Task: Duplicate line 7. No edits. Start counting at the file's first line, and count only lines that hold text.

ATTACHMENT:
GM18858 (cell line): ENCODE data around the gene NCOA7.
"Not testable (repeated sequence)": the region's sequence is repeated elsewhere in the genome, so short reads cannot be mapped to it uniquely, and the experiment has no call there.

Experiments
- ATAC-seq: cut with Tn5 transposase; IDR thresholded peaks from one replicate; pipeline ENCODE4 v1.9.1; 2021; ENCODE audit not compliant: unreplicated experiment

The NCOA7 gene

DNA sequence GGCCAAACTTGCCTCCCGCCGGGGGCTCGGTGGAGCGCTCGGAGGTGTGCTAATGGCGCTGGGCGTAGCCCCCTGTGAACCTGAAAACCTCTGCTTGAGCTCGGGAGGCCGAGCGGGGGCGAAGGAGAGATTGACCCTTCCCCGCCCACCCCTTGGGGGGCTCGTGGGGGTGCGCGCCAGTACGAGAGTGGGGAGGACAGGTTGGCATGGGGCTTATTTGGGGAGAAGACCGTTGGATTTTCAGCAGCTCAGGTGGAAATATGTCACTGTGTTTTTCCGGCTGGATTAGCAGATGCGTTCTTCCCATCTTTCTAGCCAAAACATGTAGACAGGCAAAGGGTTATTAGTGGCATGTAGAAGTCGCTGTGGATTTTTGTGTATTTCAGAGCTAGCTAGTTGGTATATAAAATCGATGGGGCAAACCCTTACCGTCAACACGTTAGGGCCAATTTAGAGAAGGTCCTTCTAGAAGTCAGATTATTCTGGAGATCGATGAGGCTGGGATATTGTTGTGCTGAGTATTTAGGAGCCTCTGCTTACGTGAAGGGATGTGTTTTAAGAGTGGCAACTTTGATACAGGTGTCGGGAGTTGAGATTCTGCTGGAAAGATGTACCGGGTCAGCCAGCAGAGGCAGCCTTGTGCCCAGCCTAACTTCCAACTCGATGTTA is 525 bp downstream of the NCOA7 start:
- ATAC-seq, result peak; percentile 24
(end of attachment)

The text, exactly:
- ATAC-seq, result peak; percentile 24